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EBM-Diagnostic Testing K. Mae Hla, MD, MHS Primary Care Faculty Development Fellowship November 13, 2010. Objectives. Develop pre-test probabilities Derive treatment thresholds Appraise evidence about a diagnostic test -validity, accuracy and applicability

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EBM-Diagnostic Testing K. Mae Hla, MD, MHS Primary Care Faculty Development Fellowship


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    1. EBM-Diagnostic Testing K. Mae Hla, MD, MHS Primary Care Faculty Development Fellowship November 13, 2010

    2. Objectives • Develop pre-test probabilities • Derive treatment thresholds • Appraise evidence about a diagnostic test -validity, accuracy and applicability • Calculate the results of diagnostic tests -sensitivity, specificity and likelihood ratios • Apply evidence to patient care decisions

    3. The Diagnostic Process • Working diagnosis- pretest probability • With each new finding/test we move from the pre-test probability to a new post-test probability • Clinicians estimate probability of disease using probabilistic, prognostic and pragmatic approaches • Compare disease probabilities to two thresholds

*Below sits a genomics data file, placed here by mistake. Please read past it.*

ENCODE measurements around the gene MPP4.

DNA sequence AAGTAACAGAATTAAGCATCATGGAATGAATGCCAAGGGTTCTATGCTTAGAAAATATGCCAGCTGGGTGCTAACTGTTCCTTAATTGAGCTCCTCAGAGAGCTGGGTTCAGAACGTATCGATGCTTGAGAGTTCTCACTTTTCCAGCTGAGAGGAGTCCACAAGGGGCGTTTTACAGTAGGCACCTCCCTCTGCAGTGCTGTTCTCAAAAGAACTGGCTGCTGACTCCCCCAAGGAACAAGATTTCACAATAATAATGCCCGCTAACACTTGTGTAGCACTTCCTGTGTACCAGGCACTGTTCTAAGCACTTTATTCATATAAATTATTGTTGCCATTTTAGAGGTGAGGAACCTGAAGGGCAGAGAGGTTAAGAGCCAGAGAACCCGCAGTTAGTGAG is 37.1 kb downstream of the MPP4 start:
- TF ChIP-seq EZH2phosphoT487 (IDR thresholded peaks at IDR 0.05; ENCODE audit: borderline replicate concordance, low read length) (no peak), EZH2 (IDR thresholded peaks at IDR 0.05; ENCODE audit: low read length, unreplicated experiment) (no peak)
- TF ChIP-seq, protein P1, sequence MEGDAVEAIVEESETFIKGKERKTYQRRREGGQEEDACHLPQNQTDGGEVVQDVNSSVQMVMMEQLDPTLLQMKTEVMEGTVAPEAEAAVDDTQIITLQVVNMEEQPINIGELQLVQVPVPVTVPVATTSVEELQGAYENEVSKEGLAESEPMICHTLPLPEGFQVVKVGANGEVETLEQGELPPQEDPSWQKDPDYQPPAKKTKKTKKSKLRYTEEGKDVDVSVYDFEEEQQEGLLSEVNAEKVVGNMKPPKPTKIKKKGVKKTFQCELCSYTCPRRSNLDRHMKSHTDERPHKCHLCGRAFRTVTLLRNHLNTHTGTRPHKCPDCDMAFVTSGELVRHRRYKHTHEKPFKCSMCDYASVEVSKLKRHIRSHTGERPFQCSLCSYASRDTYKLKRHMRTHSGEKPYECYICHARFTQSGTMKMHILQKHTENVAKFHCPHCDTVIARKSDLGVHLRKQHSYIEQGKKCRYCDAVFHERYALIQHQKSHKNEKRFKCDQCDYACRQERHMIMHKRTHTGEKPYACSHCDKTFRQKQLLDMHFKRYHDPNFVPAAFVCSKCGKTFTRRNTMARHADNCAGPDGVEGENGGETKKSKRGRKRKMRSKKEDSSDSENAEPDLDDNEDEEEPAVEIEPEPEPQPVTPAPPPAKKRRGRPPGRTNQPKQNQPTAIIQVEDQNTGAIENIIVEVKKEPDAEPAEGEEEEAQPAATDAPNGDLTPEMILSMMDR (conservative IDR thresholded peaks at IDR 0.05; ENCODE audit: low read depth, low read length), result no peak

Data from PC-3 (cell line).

4. Applying Diagnostic Tests Example #1 8-year-old with fever, sore throat, swollen cervical glands and tonsillar exudates. No h/o cough. You order a rapid strep test.

    5. What’s your pretest probability of the patient having group A strep pharyngitis? How much of a change would help you decide to treat, not treat or test further?

    6. 0% 100% Probability of Strep Pharyngitis Treatment Thresholds Tx No Tx ZONE OF UNCERTAINTY 5% 90%

    7. Rapid Strep Test Results Rapid Strep test result comes back negative How does the rapid strep test result change the probability of the patient having or not having the disease? A positive rapid strep test raises post test probability of strep pharyngitis to 85% in one study A negative strep test decreases probability to 12 %

    8. Pre-test Prob = 40% LR+ = 7.2 LR- = 0.24

    9. Treatment Thresholds ZONE OF UNCERTAINTY 0% 12% 100% Probability of strep when rapid strep test is negative Tx No Tx X 5% 90%

    10. Example #2 18-year-old female with ankle pain after a roller-blading accident. States unable to walk on her injured ankle. Exam demonstrates a slightly swollen ankle but no tenderness noted. Able to bear weight and take 4 full steps upon encouragement. What is the probability of ankle fracture? Do you need to order an ankle x-ray?